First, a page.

The point is, you can’t influence people’s reason for not renewing unless you know what those reasons are. What you don’t measure, you can’t do anything about.

4. If you are struggling with a too long ‘to do’ list, get someone to do it for you.

A visitor from Mars looking at the literature of the fundraising sector would conclude that all fundraisers must love lists. ‘Ten things you must do’, ‘the three essentials of data management’, ‘the seven secrets of social media’ and such like seem de rigueur for all of us. But for many fundraisers the ubiquitous ‘to do’ list looms above them like a mountaintop obscured by clouds. Instead of helping us it just seems to be getting ever more remote, longer and harder to climb.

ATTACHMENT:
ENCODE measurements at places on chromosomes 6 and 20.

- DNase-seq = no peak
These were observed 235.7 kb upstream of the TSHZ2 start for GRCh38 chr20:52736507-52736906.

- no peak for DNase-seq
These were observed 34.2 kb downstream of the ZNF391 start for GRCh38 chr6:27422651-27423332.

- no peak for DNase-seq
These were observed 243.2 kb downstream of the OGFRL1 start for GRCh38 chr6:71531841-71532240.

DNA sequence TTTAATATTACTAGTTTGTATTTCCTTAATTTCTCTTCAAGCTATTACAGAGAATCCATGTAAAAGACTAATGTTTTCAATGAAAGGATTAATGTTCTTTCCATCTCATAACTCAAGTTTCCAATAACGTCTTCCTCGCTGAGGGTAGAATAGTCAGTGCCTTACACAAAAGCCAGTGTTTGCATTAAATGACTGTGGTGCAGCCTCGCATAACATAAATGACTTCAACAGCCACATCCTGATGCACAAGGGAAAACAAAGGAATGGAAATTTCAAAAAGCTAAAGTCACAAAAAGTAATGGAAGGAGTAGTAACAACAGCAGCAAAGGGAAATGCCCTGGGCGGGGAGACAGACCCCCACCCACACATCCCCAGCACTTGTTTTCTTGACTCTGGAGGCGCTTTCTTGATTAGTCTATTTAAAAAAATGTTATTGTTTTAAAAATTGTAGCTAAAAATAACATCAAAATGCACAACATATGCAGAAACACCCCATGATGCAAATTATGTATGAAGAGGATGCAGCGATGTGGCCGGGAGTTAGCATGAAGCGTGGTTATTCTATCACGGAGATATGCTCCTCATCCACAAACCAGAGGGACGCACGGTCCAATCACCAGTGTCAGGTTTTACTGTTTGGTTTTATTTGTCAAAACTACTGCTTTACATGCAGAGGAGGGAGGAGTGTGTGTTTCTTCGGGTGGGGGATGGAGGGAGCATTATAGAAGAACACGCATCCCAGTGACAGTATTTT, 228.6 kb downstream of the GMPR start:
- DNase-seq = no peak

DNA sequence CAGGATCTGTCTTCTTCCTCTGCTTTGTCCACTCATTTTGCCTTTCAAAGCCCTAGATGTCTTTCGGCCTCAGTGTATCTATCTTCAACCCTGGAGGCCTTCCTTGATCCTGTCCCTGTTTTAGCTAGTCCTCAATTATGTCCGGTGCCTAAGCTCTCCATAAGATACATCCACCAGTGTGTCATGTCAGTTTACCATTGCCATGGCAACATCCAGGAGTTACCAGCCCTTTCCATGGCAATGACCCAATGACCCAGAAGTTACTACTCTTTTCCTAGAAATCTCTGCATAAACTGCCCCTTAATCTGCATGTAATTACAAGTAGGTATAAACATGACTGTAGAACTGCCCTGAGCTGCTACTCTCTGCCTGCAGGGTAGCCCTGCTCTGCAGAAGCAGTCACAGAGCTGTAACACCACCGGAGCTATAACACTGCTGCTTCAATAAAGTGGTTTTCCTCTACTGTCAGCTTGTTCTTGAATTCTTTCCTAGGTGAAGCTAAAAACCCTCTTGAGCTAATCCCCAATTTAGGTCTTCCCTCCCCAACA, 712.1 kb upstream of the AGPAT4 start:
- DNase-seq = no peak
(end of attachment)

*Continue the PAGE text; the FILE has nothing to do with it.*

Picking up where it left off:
So cut the ‘to do’ list. Do the things that matter but get someone else to do it for you. All of the advice on this page could be delegated internally or sub-contracted externally. All the wise fundraiser needs to do is to be able to justify the cost, in terms of RoI.

5. Know which of your data and metrics to monitor and act on them.

All who would improve donor retention in their organisations know only too well the basics of a donor-centred approach as preached by SOFII and others for some time.

  • Be personal, be nice, be quick, be sincere.
  • Be available, open and accountable.
  • Tell great stories and offer wonderful feedback.
  • Make interactions ‘win/win’ for donor and cause. Offer something tangible so that giving is not a one-way street.

White Paper Download Event 360’s Event Donor White Paper for advice on converting this group of one-time supporters into long-term donors.

Jono Smith is vice president of marketing at Event 360. You can find Jono on Google+Twitter, and LinkedIn.